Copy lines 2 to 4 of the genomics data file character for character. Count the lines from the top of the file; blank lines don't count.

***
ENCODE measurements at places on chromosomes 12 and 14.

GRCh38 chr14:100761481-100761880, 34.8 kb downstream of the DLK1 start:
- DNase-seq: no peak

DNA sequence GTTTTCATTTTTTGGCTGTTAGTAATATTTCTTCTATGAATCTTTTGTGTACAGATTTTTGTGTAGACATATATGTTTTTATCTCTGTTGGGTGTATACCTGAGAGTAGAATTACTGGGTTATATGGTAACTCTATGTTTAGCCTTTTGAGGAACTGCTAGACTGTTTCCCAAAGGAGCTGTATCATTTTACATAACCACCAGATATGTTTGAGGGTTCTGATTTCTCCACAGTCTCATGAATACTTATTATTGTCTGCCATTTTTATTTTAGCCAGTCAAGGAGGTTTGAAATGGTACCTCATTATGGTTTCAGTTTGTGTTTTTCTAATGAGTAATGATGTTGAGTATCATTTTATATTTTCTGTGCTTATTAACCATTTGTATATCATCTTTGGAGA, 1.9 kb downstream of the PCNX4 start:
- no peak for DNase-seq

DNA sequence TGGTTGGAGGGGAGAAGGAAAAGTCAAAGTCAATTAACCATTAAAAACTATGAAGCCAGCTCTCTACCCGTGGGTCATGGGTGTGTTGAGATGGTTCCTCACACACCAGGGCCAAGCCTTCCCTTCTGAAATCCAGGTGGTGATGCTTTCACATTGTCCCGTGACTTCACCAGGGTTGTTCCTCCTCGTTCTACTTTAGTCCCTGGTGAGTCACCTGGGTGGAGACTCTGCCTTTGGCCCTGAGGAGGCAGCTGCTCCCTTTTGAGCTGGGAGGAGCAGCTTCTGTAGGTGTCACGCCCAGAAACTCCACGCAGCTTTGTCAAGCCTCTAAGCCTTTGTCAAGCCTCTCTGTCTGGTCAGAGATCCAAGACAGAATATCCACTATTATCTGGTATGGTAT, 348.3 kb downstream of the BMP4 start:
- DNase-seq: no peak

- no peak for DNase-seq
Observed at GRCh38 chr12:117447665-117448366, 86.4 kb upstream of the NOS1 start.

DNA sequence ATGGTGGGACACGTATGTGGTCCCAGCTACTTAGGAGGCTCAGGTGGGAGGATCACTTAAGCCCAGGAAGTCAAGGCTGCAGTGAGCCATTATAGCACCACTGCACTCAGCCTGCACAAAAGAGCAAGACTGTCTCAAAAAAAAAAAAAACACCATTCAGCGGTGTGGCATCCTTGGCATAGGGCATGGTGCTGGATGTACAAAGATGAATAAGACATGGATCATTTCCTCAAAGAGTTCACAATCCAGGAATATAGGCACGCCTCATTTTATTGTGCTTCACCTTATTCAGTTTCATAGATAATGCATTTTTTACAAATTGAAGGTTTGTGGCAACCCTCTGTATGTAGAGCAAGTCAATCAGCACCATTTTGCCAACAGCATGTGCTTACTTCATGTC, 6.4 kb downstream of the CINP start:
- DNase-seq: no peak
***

GRCh38 chr14:100761481-100761880, 34.8 kb downstream of the DLK1 start:
- DNase-seq: no peak

DNA sequence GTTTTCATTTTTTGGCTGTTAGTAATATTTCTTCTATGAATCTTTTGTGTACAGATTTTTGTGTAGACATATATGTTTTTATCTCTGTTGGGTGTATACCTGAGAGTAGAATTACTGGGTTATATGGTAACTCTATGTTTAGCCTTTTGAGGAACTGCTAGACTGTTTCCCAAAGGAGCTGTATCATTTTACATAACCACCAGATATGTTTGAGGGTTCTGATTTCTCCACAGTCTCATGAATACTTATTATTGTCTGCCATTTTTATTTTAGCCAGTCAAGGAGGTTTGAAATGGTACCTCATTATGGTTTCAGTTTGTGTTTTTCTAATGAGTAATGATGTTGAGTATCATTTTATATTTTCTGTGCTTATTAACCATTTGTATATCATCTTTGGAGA, 1.9 kb downstream of the PCNX4 start: